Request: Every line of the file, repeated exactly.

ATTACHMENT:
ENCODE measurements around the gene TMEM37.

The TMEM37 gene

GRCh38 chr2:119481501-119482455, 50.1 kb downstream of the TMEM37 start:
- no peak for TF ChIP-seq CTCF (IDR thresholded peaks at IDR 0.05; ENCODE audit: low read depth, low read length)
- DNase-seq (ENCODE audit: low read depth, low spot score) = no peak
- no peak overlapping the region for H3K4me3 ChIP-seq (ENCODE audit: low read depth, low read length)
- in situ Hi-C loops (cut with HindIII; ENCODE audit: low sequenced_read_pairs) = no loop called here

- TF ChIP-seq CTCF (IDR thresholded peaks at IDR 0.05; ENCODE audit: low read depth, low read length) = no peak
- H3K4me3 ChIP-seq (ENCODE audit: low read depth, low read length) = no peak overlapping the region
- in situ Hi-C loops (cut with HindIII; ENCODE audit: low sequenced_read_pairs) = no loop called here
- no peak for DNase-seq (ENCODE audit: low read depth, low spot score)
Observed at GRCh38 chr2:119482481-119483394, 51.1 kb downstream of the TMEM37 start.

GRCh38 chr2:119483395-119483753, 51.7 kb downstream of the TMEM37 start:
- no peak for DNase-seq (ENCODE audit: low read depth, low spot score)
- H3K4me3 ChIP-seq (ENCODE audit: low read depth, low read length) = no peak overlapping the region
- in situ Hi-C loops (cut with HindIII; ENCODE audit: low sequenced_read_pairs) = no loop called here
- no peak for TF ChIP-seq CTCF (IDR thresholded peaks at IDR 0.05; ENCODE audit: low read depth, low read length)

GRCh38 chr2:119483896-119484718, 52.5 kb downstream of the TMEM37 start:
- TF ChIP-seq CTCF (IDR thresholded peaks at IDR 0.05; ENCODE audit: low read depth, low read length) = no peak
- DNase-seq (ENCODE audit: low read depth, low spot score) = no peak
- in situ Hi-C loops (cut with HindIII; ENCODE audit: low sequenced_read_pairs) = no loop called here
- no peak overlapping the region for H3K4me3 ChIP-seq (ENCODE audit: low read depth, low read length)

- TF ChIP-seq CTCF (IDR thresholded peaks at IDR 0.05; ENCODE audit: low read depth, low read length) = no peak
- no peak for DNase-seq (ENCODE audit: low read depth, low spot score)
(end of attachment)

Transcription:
ENCODE measurements around the gene TMEM37.

The TMEM37 gene

GRCh38 chr2:119481501-119482455, 50.1 kb downstream of the TMEM37 start:
- no peak for TF ChIP-seq CTCF (IDR thresholded peaks at IDR 0.05; ENCODE audit: low read depth, low read length)
- DNase-seq (ENCODE audit: low read depth, low spot score) = no peak
- no peak overlapping the region for H3K4me3 ChIP-seq (ENCODE audit: low read depth, low read length)
- in situ Hi-C loops (cut with HindIII; ENCODE audit: low sequenced_read_pairs) = no loop called here

- TF ChIP-seq CTCF (IDR thresholded peaks at IDR 0.05; ENCODE audit: low read depth, low read length) = no peak
- H3K4me3 ChIP-seq (ENCODE audit: low read depth, low read length) = no peak overlapping the region
- in situ Hi-C loops (cut with HindIII; ENCODE audit: low sequenced_read_pairs) = no loop called here
- no peak for DNase-seq (ENCODE audit: low read depth, low spot score)
Observed at GRCh38 chr2:119482481-119483394, 51.1 kb downstream of the TMEM37 start.

GRCh38 chr2:119483395-119483753, 51.7 kb downstream of the TMEM37 start:
- no peak for DNase-seq (ENCODE audit: low read depth, low spot score)
- H3K4me3 ChIP-seq (ENCODE audit: low read depth, low read length) = no peak overlapping the region
- in situ Hi-C loops (cut with HindIII; ENCODE audit: low sequenced_read_pairs) = no loop called here
- no peak for TF ChIP-seq CTCF (IDR thresholded peaks at IDR 0.05; ENCODE audit: low read depth, low read length)

GRCh38 chr2:119483896-119484718, 52.5 kb downstream of the TMEM37 start:
- TF ChIP-seq CTCF (IDR thresholded peaks at IDR 0.05; ENCODE audit: low read depth, low read length) = no peak
- DNase-seq (ENCODE audit: low read depth, low spot score) = no peak
- in situ Hi-C loops (cut with HindIII; ENCODE audit: low sequenced_read_pairs) = no loop called here
- no peak overlapping the region for H3K4me3 ChIP-seq (ENCODE audit: low read depth, low read length)

- TF ChIP-seq CTCF (IDR thresholded peaks at IDR 0.05; ENCODE audit: low read depth, low read length) = no peak
- no peak for DNase-seq (ENCODE audit: low read depth, low spot score)